Take the 2-minute tour ×
Stack Overflow is a question and answer site for professional and enthusiast programmers. It's 100% free, no registration required.

I am attempting to apply an index that will speed up one of the slowest queries in my application:

SELECT * FROM orders WHERE product_id IN (1, 2, 3, 4) AND user_id = 5678;

I have an index on product_id, user_id, and the pair (product_id, user_id). However, the server does not use any of these indexes:

+----+-------------+------- +------+-------------------------------------------------------------------------------------------+------+---------+------+------+-------------+
| id | select_type | table  | type | possible_keys                                                                             | key  | key_len | ref  | rows | Extra       |
+----+-------------+--------+------+-------------------------------------------------------------------------------------------+------+---------+------+------+-------------+
|  1 | SIMPLE      | orders | ALL  | index_orders_on_product_id,index_orders_on_user_id,index_orders_on_product_id_and_user_id | NULL | NULL    | NULL |    6 | Using where |
+----+-------------+--------+------+-------------------------------------------------------------------------------------------+------+---------+------+------+-------------+

(There are only 6 rows on development, so whatever, but on production there are about 400k rows, so execution takes about 0.25s, and this query is fired pretty darn often.)

How can I avoid a simple WHERE here? I suppose I could send a query for each product_id, which would likely be faster than this version, but the number of products could be very high, so if it's doable in one query that would be significantly preferable. This query is generated by Rails, so I'm a bit limited in how much I can restructure the query itself. Thanks!

share|improve this question
    
Can you do the explain on the actual data? 6 rows is almost always going to just be a full table scan. –  Corbin Mar 21 '12 at 22:42
    
When I run a similar query on my database, the key used is the equivalent to your product_id. I'm not sure why your engine isn't using that key... –  Niet the Dark Absol Mar 21 '12 at 22:43
    
Is there any way to add force index? if not, try drop other index related to product_id, just keep index for user_id, see what happened. Or reverse, just make DB have no choice. –  PasteBT Mar 21 '12 at 22:48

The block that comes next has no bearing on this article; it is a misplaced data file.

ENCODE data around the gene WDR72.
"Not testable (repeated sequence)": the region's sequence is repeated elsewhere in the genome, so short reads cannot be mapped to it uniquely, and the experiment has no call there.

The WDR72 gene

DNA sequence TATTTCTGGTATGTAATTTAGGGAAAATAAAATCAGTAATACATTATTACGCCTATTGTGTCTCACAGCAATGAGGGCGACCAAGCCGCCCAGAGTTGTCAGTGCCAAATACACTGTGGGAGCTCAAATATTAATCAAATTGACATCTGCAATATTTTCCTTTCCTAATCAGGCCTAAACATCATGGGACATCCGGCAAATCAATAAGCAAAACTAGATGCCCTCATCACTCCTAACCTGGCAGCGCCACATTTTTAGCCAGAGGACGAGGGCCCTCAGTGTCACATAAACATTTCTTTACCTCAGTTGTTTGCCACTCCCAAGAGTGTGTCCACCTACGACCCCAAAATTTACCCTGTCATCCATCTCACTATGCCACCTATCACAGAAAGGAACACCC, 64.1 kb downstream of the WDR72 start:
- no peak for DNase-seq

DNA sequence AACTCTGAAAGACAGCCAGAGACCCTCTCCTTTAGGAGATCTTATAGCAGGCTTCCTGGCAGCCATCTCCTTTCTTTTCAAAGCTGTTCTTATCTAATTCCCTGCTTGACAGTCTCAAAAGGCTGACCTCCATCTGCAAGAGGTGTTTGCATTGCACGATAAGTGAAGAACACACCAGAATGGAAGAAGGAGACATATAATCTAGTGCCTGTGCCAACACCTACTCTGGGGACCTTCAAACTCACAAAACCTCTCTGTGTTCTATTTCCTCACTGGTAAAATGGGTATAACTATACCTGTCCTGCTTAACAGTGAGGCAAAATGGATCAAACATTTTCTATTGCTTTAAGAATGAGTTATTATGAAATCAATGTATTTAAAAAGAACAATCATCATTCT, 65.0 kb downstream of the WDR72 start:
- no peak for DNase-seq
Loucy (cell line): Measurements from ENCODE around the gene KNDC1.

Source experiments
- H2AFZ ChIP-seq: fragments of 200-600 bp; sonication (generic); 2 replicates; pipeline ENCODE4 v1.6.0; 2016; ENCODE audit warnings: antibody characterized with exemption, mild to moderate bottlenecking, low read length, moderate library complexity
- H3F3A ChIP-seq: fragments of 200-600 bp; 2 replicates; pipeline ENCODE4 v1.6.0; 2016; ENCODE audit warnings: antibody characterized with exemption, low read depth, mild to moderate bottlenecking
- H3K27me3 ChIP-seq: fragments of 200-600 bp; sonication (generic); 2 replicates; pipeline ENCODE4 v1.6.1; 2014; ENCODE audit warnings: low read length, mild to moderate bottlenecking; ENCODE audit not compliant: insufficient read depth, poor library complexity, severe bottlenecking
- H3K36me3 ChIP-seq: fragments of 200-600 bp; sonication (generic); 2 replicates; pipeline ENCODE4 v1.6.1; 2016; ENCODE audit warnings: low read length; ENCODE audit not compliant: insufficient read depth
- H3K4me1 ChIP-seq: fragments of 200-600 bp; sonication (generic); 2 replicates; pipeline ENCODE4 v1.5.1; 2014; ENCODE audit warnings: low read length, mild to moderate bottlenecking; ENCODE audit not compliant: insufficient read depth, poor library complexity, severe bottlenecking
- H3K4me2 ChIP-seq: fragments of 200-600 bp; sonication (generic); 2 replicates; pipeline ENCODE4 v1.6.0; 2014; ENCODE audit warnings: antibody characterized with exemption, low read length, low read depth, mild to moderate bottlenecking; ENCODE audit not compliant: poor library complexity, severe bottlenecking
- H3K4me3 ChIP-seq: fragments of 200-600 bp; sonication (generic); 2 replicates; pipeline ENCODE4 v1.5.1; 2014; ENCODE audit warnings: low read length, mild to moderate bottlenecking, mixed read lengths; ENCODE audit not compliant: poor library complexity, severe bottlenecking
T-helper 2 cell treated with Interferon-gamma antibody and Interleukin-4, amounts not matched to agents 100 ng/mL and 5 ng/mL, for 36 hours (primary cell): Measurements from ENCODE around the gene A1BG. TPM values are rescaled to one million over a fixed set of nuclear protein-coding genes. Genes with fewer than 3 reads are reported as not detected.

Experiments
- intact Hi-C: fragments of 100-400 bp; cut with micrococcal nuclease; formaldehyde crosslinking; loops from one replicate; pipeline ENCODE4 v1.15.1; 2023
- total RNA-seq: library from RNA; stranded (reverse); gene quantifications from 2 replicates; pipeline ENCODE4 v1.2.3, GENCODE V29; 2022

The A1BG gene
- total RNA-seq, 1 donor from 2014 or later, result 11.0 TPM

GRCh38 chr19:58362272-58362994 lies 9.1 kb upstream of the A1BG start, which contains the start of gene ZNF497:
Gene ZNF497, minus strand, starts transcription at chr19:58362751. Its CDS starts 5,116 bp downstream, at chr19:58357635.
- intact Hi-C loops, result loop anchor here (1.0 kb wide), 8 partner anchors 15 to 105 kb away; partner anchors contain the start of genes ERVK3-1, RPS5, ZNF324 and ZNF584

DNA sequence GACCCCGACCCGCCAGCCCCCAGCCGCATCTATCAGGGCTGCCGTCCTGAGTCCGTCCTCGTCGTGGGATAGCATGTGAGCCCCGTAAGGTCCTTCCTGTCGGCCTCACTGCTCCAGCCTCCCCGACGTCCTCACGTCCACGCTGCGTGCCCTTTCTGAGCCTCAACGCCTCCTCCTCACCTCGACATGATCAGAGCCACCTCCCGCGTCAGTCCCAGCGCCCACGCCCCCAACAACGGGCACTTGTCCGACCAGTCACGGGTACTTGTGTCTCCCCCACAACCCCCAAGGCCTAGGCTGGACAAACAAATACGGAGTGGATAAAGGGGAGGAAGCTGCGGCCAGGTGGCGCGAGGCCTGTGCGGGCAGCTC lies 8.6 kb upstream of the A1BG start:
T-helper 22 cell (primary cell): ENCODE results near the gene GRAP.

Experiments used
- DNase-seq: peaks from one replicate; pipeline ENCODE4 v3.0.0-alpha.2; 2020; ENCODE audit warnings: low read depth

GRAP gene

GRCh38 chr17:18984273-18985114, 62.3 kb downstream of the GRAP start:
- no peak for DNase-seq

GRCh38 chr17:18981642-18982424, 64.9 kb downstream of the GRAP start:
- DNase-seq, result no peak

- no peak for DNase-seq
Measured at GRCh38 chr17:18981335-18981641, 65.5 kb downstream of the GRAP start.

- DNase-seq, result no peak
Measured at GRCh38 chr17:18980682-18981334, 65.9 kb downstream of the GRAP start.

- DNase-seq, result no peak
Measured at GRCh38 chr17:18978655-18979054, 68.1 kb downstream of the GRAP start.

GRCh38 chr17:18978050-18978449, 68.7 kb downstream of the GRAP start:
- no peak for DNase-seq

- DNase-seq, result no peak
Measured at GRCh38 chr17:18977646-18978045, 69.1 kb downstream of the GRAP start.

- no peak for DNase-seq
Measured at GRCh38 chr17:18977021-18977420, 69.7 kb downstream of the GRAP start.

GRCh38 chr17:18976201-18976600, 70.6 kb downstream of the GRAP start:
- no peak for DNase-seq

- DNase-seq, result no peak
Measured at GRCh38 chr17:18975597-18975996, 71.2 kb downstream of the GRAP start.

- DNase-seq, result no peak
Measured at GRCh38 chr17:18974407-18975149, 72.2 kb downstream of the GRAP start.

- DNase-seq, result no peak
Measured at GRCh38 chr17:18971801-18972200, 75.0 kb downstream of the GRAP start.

2 Answers 2

up vote 4 down vote accepted

When there are so little rows on the database, it does not use indexes, because it's cheaper to do a full scan. Try checking the data on your prod environment and see if it uses one of your indexes.

Also, note that you can eliminate one of your indexes, index_by_product_id, because you already have another index that starts with product_id field.

share|improve this answer
    
Oh, hah. That's a good fact to know about the query optimizer +1 These indexes are new, so currently only exist on development, so I was hoping to have this sorted out before pushing to production. I'll try making a bunch of dummy rows in development and see what happens. Thanks! –  Matchu Mar 21 '12 at 22:43
    
@Matchu You don't have indexes at all on the production table and it has 400k rows? Well there's your answer right there! –  Corbin Mar 21 '12 at 22:44
    
@Matchu check out my edit, for another good fact to know! –  AlejoBrz Mar 21 '12 at 22:44
    
@Corbin: lolyup. This project started really small where I could be lazy, so today's the day that I finally start going around and fixing things up. Yikes, it's some scary stuff. –  Matchu Mar 21 '12 at 22:48
    
@Matchu I would imagine a full table scan on 400k rows must be quite scary indeed. I'm actually surprised it only takes .25 seconds –  Corbin Mar 21 '12 at 22:49

For optimal performance of this particular query on your production table (with 400k rows), you need a composite index on {user_id, product_id}, in that order.

Ideally, this would be the only index, and you would use InnoDB so the table is clustered. Every additional index incurs a penalty when modifying data, and on top of that secondary indexes in clustered tables are even more expensive than secondary indexes in heap-based tables.

To understand why user_id (and not product_id) should be at the leading edge of the index, please take a look at the the Anatomy of an Index. Essentially, since WHERE searches for only one user_id, putting it first clusters the related product_id values closer in the index.

(The {product_id, user_id} would also work, but would "scatter" the "target" index nodes less favorably.)

share|improve this answer
    
Aha, good info! +1 and thanks :D –  Matchu Mar 22 '12 at 18:23
    
@Matchu You are most welcome :) Out of curiosity, did you benchmark my suggestion? What kind of performance are you getting? –  Branko Dimitrijevic Mar 22 '12 at 18:45

Your Answer

 
discard

By posting your answer, you agree to the privacy policy and terms of service.

Not the answer you're looking for? Browse other questions tagged or ask your own question.